[Technical article] Exploring the role of occupants in buildings' energy performance gap

[Technical article] Exploring the role of occupants in buildings' energy performance gap

Before new buildings are constructed, or existing buildings are retrofitted, their energy performance is generally estimated for various purposes, such as design optimisation, system configuration, compliance documentation, and the issuing of certificates.

To do this various calculation methods and simulation tools can be used. However, the actual energy use of buildings during the operational phase often deviates from expectations that are based on the results of such computational estimations. Various factors can contribute to this difference, which is broadly referred to as the Energy Performance Gap (EPG).

Occupants' control-oriented behaviour is a frequently cited item among such factors, as occupants make use of control opportunities to bring about favourable indoor-environmental conditions. Instances of such control opportunities include the opening and closing of operable windows, operating electrical lighting, and adjusting thermostat settings for space heating and cooling. However, review of the literature in this area suggests that the evidence regarding the role of occupants and their control-oriented behaviour in buildings' EPG is not conclusive.

In this context, this article explores the ways occupants' control-oriented behaviour (e.g., interactions with buildings' control components and systems) can influence buildings' EPG and revisits the empirical evidence for the extent of occupant-driven EPG. Moreover, strategies are discussed that can provide control opportunities to the occupants while reducing the risk of compromising energy efficiency targets.  

Overview of the principal contributors to buildings' EPG

The main reasons behind the deviation of buildings' actual energy performance from the pre-construction estimates may be classified in terms of the following categories (Figure 1):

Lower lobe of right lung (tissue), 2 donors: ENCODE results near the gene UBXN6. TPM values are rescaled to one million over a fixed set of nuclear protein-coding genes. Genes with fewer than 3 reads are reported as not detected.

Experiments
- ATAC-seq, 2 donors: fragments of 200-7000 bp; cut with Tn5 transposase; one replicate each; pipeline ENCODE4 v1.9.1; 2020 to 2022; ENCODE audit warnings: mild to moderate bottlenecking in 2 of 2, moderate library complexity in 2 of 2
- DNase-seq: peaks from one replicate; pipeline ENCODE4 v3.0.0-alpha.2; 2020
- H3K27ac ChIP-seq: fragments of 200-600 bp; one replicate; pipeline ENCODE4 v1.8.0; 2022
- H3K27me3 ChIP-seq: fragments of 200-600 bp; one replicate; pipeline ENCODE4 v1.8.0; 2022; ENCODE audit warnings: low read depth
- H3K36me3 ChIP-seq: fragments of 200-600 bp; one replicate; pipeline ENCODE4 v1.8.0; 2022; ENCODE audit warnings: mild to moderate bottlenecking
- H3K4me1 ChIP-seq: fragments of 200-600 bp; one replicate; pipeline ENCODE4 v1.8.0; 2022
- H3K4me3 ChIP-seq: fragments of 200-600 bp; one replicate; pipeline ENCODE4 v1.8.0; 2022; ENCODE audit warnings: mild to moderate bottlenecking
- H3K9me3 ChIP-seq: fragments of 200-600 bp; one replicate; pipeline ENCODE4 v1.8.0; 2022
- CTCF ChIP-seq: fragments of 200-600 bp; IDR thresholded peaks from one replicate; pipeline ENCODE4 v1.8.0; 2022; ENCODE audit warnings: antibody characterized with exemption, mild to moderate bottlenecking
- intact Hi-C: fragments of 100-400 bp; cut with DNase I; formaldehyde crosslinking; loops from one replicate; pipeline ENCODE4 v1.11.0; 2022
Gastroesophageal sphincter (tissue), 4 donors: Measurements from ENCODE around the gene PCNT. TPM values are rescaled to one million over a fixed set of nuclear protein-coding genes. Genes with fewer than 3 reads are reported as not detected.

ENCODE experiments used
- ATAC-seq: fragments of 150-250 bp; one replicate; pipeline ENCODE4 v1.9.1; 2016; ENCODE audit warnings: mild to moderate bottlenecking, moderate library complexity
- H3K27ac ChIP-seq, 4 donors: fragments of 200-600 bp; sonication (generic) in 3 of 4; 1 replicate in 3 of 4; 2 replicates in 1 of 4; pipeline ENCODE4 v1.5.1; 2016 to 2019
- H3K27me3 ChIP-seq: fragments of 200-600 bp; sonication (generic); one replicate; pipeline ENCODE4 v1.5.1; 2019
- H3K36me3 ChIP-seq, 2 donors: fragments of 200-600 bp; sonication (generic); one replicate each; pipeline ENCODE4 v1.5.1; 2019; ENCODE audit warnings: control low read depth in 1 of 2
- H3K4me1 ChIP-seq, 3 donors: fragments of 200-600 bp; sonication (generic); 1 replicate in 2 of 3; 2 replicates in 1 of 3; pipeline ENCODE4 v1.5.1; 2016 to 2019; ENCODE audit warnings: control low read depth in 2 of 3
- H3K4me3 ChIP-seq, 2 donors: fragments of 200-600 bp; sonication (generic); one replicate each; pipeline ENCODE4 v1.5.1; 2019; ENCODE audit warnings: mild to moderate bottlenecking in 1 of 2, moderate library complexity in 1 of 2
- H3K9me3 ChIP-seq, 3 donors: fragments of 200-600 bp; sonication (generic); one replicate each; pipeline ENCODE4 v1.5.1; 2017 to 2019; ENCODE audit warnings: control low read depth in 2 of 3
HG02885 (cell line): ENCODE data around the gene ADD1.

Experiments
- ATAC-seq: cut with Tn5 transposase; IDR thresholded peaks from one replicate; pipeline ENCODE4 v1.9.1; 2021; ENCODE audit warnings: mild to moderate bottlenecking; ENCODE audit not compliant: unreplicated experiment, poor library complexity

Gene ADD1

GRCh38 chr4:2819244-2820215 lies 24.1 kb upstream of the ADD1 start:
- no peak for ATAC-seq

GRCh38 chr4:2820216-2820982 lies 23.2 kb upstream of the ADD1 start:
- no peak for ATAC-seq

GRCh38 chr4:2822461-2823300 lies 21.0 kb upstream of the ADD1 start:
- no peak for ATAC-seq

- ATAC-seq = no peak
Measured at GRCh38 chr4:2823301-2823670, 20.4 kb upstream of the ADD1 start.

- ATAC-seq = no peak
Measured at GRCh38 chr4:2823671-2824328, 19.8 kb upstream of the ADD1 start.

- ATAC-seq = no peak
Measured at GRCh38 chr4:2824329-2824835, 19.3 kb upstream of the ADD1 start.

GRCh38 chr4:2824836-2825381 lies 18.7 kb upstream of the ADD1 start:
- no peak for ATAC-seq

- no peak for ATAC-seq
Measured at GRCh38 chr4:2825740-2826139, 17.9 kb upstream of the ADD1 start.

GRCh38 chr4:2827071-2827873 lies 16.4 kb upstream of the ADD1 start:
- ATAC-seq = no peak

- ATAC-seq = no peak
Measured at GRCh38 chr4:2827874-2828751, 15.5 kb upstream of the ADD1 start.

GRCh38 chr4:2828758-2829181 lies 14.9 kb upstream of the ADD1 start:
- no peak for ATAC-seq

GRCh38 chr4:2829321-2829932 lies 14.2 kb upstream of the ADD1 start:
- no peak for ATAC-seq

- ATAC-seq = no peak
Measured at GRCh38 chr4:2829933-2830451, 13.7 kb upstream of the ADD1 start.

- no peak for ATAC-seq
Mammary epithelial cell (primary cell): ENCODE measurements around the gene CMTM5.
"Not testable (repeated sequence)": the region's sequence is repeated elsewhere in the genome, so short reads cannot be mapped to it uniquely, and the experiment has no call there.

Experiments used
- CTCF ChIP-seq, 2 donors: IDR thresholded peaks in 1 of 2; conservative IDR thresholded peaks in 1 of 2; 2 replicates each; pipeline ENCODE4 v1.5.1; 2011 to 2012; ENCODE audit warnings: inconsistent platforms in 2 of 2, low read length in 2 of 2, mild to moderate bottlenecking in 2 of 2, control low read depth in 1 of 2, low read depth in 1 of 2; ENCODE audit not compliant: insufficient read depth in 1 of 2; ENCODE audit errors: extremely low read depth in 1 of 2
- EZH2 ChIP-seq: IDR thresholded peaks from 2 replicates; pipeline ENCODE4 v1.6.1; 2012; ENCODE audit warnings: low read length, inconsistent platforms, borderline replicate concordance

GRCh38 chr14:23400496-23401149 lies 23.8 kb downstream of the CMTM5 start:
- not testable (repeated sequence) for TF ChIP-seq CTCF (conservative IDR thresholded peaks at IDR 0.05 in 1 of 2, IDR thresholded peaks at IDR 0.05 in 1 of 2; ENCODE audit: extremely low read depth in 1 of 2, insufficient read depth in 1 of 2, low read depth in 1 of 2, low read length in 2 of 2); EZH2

• There can be differences between as-designed versus as-realised construction features (e.g., building envelope, fabric, components).
  • Specified building systems (for heating, cooling, ventilation, lighting) and their intended operation regime in the design phase may differ from the actually installed and operated system elements.
  •  Predictions of energy performance must make assumptions about buildings' contextual conditions, most importantly, the future weather conditions. However, long-term weather forecasts can be highly unreliable. Likewise, predicting future urban conditions (e.g., urban microclimate) is not a trivial task.
  • Design-phase assumptions about buildings' future occupants cannot be expected to accurately capture occupants' control-oriented behaviour, that is their interactions with building environmental control elements and systems.
  • Selected calculation methods and tools may involve limitations in view of validity, fidelity, and adequacy for the purpose. Moreover, errors could be made in the deployment of computational tools (mistaken input data, improper settings, etc.).
  • Energy metering infrastructure may have insufficient resolution and errors may occur while monitoring and documenting the magnitude of consumed energy.  


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Emily Coe-Björsell